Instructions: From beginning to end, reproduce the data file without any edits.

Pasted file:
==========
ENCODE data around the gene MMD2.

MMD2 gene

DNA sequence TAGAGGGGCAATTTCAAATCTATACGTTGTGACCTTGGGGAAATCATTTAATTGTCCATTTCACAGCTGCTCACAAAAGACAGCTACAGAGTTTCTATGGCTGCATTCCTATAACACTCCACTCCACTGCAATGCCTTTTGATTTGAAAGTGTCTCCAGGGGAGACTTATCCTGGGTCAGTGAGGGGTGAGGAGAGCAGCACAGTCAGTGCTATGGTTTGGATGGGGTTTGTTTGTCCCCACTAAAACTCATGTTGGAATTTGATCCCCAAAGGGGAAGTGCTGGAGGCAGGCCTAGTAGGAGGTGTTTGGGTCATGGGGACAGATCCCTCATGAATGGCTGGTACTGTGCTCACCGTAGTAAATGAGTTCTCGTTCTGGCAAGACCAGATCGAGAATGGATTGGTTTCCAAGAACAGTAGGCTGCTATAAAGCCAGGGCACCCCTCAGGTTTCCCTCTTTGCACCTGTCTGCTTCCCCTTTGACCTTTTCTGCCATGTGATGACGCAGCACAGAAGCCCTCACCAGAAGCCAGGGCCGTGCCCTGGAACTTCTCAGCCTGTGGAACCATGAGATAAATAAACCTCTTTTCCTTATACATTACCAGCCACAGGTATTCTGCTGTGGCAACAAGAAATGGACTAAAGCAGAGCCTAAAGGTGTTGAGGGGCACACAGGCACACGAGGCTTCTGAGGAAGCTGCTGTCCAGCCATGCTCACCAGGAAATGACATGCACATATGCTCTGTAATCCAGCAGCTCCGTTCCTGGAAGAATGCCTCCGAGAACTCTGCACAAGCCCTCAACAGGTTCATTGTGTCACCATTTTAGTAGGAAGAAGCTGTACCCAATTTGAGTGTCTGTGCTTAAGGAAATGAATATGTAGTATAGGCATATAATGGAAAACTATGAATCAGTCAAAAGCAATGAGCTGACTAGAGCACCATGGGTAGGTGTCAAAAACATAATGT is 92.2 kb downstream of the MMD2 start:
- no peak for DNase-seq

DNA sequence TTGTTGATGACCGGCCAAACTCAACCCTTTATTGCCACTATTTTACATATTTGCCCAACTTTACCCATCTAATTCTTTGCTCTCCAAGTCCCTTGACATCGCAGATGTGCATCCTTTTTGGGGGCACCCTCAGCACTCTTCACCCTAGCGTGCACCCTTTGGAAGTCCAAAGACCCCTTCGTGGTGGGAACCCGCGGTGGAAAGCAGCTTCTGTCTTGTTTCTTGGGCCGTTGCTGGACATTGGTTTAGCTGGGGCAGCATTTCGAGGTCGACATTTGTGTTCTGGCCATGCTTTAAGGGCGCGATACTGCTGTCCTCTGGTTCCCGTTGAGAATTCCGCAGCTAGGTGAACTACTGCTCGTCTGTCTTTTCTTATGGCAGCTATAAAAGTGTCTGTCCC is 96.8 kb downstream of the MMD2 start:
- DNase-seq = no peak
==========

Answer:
ENCODE data around the gene MMD2.

MMD2 gene

DNA sequence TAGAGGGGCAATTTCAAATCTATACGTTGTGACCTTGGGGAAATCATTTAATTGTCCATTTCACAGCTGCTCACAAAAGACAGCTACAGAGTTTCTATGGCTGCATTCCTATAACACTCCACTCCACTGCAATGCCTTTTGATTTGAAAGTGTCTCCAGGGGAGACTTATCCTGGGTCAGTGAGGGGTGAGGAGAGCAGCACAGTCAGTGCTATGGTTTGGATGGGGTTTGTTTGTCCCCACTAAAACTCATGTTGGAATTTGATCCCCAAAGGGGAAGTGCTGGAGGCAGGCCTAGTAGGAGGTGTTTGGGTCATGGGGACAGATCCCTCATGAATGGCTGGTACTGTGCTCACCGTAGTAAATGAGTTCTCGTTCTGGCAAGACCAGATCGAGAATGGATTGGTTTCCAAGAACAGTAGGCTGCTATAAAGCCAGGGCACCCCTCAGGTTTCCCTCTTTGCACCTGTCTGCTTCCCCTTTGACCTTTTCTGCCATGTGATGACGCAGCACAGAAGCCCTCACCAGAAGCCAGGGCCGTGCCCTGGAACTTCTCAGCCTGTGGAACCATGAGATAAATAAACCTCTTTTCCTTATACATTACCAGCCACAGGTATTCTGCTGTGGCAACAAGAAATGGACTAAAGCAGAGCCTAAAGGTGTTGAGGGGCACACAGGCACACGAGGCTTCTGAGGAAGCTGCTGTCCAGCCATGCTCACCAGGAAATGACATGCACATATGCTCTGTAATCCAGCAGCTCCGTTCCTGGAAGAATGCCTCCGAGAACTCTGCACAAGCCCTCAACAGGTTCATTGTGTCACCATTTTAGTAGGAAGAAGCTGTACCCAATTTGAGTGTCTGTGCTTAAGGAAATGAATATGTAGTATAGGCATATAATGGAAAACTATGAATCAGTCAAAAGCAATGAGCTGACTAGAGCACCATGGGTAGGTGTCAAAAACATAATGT is 92.2 kb downstream of the MMD2 start:
- no peak for DNase-seq

DNA sequence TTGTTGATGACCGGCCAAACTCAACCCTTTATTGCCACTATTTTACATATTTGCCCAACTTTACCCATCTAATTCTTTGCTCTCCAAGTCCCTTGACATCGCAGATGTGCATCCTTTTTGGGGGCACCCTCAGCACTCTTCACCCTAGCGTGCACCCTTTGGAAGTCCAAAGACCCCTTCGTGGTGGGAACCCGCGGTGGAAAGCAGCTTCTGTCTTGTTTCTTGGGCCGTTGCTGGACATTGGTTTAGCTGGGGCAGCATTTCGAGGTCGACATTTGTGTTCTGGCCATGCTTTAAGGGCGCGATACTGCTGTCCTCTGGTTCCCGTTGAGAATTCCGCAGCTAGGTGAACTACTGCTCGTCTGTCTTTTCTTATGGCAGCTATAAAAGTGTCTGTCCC is 96.8 kb downstream of the MMD2 start:
- DNase-seq = no peak